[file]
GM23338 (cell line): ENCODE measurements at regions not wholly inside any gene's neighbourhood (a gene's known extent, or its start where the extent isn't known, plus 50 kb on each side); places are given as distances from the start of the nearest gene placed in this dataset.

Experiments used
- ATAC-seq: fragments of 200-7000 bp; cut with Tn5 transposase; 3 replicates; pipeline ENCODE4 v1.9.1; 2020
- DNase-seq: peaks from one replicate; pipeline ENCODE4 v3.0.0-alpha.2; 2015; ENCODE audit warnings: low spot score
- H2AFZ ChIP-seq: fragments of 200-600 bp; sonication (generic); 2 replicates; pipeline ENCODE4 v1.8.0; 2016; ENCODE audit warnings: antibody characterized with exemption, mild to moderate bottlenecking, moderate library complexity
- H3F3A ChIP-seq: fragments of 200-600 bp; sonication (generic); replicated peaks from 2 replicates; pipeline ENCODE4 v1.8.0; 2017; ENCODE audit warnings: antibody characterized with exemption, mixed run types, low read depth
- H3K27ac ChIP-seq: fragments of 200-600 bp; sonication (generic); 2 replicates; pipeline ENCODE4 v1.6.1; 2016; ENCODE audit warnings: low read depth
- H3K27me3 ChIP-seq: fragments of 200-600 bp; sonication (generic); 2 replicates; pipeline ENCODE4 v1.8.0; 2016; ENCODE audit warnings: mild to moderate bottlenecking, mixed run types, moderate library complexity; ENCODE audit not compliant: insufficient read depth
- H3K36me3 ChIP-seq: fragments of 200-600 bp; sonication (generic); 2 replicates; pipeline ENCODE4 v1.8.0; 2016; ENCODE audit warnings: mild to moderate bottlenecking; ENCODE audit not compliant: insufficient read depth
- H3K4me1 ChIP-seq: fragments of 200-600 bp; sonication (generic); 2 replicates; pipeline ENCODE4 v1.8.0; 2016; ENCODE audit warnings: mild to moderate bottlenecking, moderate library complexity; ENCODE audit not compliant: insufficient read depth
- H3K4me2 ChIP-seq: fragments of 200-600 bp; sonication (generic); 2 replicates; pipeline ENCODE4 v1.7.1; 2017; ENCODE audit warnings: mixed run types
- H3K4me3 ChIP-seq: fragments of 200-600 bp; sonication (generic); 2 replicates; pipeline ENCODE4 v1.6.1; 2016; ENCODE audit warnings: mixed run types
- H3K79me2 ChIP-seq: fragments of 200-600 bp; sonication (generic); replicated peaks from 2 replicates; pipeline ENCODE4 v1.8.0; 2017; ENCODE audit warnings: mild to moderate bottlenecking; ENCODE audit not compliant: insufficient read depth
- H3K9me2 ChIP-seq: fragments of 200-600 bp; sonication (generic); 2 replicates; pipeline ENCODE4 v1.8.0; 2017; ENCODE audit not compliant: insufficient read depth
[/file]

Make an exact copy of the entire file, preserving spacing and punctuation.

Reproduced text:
GM23338 (cell line): ENCODE measurements at regions not wholly inside any gene's neighbourhood (a gene's known extent, or its start where the extent isn't known, plus 50 kb on each side); places are given as distances from the start of the nearest gene placed in this dataset.

Experiments used
- ATAC-seq: fragments of 200-7000 bp; cut with Tn5 transposase; 3 replicates; pipeline ENCODE4 v1.9.1; 2020
- DNase-seq: peaks from one replicate; pipeline ENCODE4 v3.0.0-alpha.2; 2015; ENCODE audit warnings: low spot score
- H2AFZ ChIP-seq: fragments of 200-600 bp; sonication (generic); 2 replicates; pipeline ENCODE4 v1.8.0; 2016; ENCODE audit warnings: antibody characterized with exemption, mild to moderate bottlenecking, moderate library complexity
- H3F3A ChIP-seq: fragments of 200-600 bp; sonication (generic); replicated peaks from 2 replicates; pipeline ENCODE4 v1.8.0; 2017; ENCODE audit warnings: antibody characterized with exemption, mixed run types, low read depth
- H3K27ac ChIP-seq: fragments of 200-600 bp; sonication (generic); 2 replicates; pipeline ENCODE4 v1.6.1; 2016; ENCODE audit warnings: low read depth
- H3K27me3 ChIP-seq: fragments of 200-600 bp; sonication (generic); 2 replicates; pipeline ENCODE4 v1.8.0; 2016; ENCODE audit warnings: mild to moderate bottlenecking, mixed run types, moderate library complexity; ENCODE audit not compliant: insufficient read depth
- H3K36me3 ChIP-seq: fragments of 200-600 bp; sonication (generic); 2 replicates; pipeline ENCODE4 v1.8.0; 2016; ENCODE audit warnings: mild to moderate bottlenecking; ENCODE audit not compliant: insufficient read depth
- H3K4me1 ChIP-seq: fragments of 200-600 bp; sonication (generic); 2 replicates; pipeline ENCODE4 v1.8.0; 2016; ENCODE audit warnings: mild to moderate bottlenecking, moderate library complexity; ENCODE audit not compliant: insufficient read depth
- H3K4me2 ChIP-seq: fragments of 200-600 bp; sonication (generic); 2 replicates; pipeline ENCODE4 v1.7.1; 2017; ENCODE audit warnings: mixed run types
- H3K4me3 ChIP-seq: fragments of 200-600 bp; sonication (generic); 2 replicates; pipeline ENCODE4 v1.6.1; 2016; ENCODE audit warnings: mixed run types
- H3K79me2 ChIP-seq: fragments of 200-600 bp; sonication (generic); replicated peaks from 2 replicates; pipeline ENCODE4 v1.8.0; 2017; ENCODE audit warnings: mild to moderate bottlenecking; ENCODE audit not compliant: insufficient read depth
- H3K9me2 ChIP-seq: fragments of 200-600 bp; sonication (generic); 2 replicates; pipeline ENCODE4 v1.8.0; 2017; ENCODE audit not compliant: insufficient read depth